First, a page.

Greenville’s Best, 4-7

Life being what it is, maybe a blog series isan’ t the best fit right now. Nonetheless, I can’t show up in my hometown without mentioning a few more people who make it home to me. 
Dr. L. P. Hollis     

All Parker High kids, maybe even all school kids in Greenville during his era knew this man. He was the kindly gentleman who asked us how our day was going and made our principals laugh. He always stopped to chat with us as if he had all the time in the world. We didn’t know that behind his genial exterior was a first-class mind with some forward-leaning, even radical ideas and the ability to put almost anything into practice. People wanted to follow him. A long list of firsts, including founding the first adult education center and the first Boy Scout troop in South Carolina, are attached to his name. So are many good works, including a maternity shelter and  local YMCA that he sustained. My favorite wild idea of his was establishing a common area in a mill town area where mill families could graze sheep and cows and pigs; he wanted them to take charge of their neighborhood. But the Hollis idea that affected me most was his insistence that mill town kids should be able to get the same excellent education that was available to the children of mill managers and owners. So he founded Parker High School and recruited for us, personally, the best teacher he could find. And they were truly the best. When I went to a fancy college, I was able to keep up and thrive, and I owe it to Dr. Hollis and the wonderful Parker faculty. He was truly a pioneer and a bright light in difficult times. I can’t imagine there isn’t a special place in the Universe for him. 

Greenville gave him this statue and a boulevard named for him. I give him my love every time I open a book.
My Aunts and Cousins
I was born into an extraordinary family of women, who, paradoxically, gave birth mostly to boys. My girl cousins therefore are treasures to me. My aunts have all gone on now, but each of them figures in my thoughts near,y every day. One thing they all had in common was a sense of humor; another was courage, whether against the poverty of their youth or the ravages of age. Their pictures sit in my altar and I say a little prayer of thanks for them nearly every day.  Below, my aunts and their spouses, and, in the center, my Gramma Cannie, who started it all.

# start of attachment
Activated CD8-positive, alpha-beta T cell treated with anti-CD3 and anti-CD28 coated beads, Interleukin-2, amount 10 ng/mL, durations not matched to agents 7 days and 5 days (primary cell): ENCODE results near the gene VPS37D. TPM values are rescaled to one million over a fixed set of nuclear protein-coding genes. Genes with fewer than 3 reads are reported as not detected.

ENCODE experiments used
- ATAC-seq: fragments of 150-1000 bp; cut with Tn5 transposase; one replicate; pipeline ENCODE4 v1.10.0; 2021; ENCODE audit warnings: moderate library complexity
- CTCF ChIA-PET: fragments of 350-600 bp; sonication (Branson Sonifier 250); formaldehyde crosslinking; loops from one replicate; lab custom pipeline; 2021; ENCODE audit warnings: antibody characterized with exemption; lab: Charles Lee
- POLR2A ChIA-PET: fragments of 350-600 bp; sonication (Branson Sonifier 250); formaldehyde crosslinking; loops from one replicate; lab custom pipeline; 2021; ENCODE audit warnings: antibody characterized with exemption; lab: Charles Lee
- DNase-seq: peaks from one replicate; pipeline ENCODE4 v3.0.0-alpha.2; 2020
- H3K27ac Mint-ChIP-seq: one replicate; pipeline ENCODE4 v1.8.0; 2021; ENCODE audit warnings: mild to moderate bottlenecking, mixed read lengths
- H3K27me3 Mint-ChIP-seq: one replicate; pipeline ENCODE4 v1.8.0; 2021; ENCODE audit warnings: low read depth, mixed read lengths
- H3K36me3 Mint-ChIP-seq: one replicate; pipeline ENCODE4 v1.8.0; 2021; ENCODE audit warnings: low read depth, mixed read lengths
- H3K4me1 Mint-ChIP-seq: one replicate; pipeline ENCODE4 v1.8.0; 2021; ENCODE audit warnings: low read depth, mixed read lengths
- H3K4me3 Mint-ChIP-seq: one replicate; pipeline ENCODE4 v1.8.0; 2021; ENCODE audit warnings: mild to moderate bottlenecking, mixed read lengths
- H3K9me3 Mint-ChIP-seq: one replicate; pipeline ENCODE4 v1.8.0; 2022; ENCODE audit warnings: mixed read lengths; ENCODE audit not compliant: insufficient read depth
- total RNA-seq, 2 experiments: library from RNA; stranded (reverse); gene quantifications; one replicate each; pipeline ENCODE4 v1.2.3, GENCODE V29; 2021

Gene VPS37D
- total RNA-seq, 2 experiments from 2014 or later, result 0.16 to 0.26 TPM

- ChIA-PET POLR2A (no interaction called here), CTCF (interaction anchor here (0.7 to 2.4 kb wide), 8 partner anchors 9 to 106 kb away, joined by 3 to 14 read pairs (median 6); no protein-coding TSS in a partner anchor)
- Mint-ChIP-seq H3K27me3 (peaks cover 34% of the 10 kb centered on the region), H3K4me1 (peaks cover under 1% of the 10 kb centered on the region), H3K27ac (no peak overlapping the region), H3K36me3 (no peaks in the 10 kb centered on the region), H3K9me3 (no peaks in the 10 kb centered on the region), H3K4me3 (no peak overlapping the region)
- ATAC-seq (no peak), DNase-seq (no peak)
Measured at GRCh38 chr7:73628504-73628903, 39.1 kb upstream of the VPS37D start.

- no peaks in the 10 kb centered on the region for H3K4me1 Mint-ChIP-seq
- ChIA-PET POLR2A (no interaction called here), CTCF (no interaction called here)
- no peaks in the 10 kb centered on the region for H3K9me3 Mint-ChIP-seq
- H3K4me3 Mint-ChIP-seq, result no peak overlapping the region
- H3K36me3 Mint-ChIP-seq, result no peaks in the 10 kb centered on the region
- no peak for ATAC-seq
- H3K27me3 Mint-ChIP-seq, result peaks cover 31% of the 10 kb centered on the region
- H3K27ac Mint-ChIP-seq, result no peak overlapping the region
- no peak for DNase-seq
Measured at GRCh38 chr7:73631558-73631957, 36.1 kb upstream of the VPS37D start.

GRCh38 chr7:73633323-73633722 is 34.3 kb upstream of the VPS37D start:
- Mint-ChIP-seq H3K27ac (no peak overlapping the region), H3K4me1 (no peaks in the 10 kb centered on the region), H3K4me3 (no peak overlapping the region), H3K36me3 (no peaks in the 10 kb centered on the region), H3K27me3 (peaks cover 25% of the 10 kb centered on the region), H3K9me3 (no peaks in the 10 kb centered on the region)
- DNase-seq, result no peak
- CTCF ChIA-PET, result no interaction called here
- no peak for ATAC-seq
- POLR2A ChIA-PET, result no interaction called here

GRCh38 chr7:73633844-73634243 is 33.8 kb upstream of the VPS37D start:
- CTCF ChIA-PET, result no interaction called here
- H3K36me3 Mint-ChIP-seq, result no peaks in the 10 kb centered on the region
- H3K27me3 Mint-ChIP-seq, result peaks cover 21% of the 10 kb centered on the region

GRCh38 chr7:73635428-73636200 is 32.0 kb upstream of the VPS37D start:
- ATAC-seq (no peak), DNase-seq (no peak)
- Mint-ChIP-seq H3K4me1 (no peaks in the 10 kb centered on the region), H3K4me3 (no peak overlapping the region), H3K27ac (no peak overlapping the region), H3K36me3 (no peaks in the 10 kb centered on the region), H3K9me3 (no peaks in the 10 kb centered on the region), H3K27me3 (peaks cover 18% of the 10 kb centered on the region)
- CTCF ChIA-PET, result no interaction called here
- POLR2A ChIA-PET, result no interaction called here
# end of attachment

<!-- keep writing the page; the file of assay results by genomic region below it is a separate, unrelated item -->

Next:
My Friends 
  This picture probably says it all. We have been together since high school and they are the people I enjoy most on Earth, adjuncts to my beloved family. The trouble we got into is one notch short of legendary. We are still trying to find more–the right kind of trouble, the kind that challenges expectations and expresses our attitude toward the world: a bowl of cherries, indeed. They support me and help me and yes, even guide me, in the nicest possible way, the kind that does not make one feel that one’s mind is in backwards. And, if all else fails, they make me laugh. To Debby, Donna, and Carolyn, and to O.J (missing from this photo, but I’ll post one later) I owe my joy in being a girl. That’s why I dedicated my novel to them, along with my aunts and cousins. They are all family to me. EAs forever!

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